The Monarchy Portal
A monarchy is a form of government in which a person, the monarch, is head of state for life or until abdication. The political legitimacy and authority of the monarch may vary from purely symbolic (crowned republic), to restricted (constitutional monarchy), to fully autocratic (absolute monarchy), and can expand across the domains of the executive, legislative and judicial. A monarchy can be a polity through unity, personal union, vassalage or federation, and monarchs can carry various titles such as king, queen, emperor, Raja, khan, caliph, tsar, sultan, or shah.
In most cases, the succession of monarchies is hereditary, often building dynastic periods, however elective and self-proclaimed monarchies are possible. Aristocrats, though not inherent to monarchies, often serve as the pool of persons to draw the monarch from and fill the constituting institutions (e.g. diet and court), giving many monarchies oligarchic elements.
Monarchies were the most common form of government until the 20th century. Today forty-five sovereign nations in the world have a monarch, including sixteen Commonwealth realms that have Elizabeth II as the head of state. Other than that there are a range of sub-national monarchic entities. Modern monarchies tend to be constitutional monarchies, retaining under a constitution unique legal and ceremonial roles for the monarch, exercising limited or no political power, similar to heads of state in a parliamentary republic.
The opposing and alternative form of government to monarchy has become the republic.
Princess Alice of Battenberg
(1885-1969) was the mother of Prince Philip, Duke of Edinburgh
(consort of Queen Elizabeth II
). Congenitally deaf
, she grew up in Germany
and the Mediterranean
. After marrying Prince Andrew of Greece and Denmark
in 1903, she lived in Greece
until the exile of most of the Greek Royal Family
in 1917. On returning to Greece a few years later, her husband was blamed in part for the defeat of Greece in the Greco-Turkish War of 1919-1922
, and the family were once again forced into exile until the restoration of the Greek monarchy in 1935
. In 1930, she was diagnosed with schizophrenia
and committed to a sanatorium; thereafter, she lived separately from her husband. After her recovery, she devoted most of her remaining years to charity work in Greece. She stayed in Athens
during the Second World War
, sheltering Jewish refugees, for which she is recognised as "Righteous Among the Nations
" at Yad Vashem
. After the war, she stayed in Greece and founded an Orthodox
nursing order of nuns known as the Christian Sisterhood of Martha and Mary. After the fall of King Constantine II of Greece
and the imposition of military rule in Greece
in 1967, she was invited by her son and daughter-in-law to live at Buckingham Palace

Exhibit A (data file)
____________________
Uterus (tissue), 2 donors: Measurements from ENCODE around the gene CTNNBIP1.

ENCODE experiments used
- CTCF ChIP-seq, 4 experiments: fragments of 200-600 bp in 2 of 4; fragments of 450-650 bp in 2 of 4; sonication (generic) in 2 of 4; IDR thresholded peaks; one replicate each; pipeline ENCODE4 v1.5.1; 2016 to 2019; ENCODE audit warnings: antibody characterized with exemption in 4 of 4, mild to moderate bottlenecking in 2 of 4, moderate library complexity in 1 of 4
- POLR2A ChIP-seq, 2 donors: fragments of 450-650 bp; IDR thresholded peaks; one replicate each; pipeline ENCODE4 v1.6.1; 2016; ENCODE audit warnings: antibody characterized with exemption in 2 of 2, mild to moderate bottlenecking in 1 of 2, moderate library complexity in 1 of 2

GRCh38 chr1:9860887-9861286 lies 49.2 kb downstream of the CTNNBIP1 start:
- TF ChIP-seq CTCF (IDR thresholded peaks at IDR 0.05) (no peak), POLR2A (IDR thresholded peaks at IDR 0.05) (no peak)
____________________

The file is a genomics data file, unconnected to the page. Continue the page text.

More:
, where she died two years later
The Qianlong Emperor was the sixth emperor of the Manchu-led Qing dynasty, and the fourth Qing emperor to rule over China. The fourth son of the Yongzheng Emperor, his reign officially began 1735, lasting for . Named Hongli, he chose the era name Qianlong, meaning "heavenly prosperity". Although his early years saw the continuation of an era of prosperity and great military success in China, his final years saw troubles at home and abroad converge on the Qing Empire. Qianlong abdicated the throne at the age of 85, to his son, the Jiaqing Emperor, fulfilling his promise not to reign longer than his grandfather, the Kangxi Emperor.
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Charles III (1716-1788) was king of Spain from 1759 to 1788. As king, he implemented far-reaching reforms, such as weakening the Catholic Church and its monasteries, promoting science and university research, facilitating trade and commerce, modernizing agriculture and avoiding wars. However, he never achieved satisfactory control over finances, and his reforms proved short-lived.
is a religious service in the Church of England
held on Maundy Thursday
, the day before Good Friday
. At the service, the British Monarch
or a royal official ceremoniously distributes small silver coins known as "Maundy money" as symbolic alms
to elderly recipients. The name "Maundy" and the ceremony itself derive from an instruction, or mandatum,
at the Last Supper
that his followers should love one another. In the Middle Ages, English monarchs washed the feet
of beggars in imitation of Jesus, and presented gifts and money to the poor. Over time, additional money was substituted for the clothing and other items that had once been distributed; the custom of washing the feet did not survive the 18th century. Today, Queen Elizabeth II
(pictured at the 2005 service
) almost always attends, and the service is held in a different church (usually a cathedral
) every year. Maundy money is struck in denominations of one penny, two pence, three pence, and four pence. In most years there are fewer than 2,000 complete sets; they are highly sought after by collectors.
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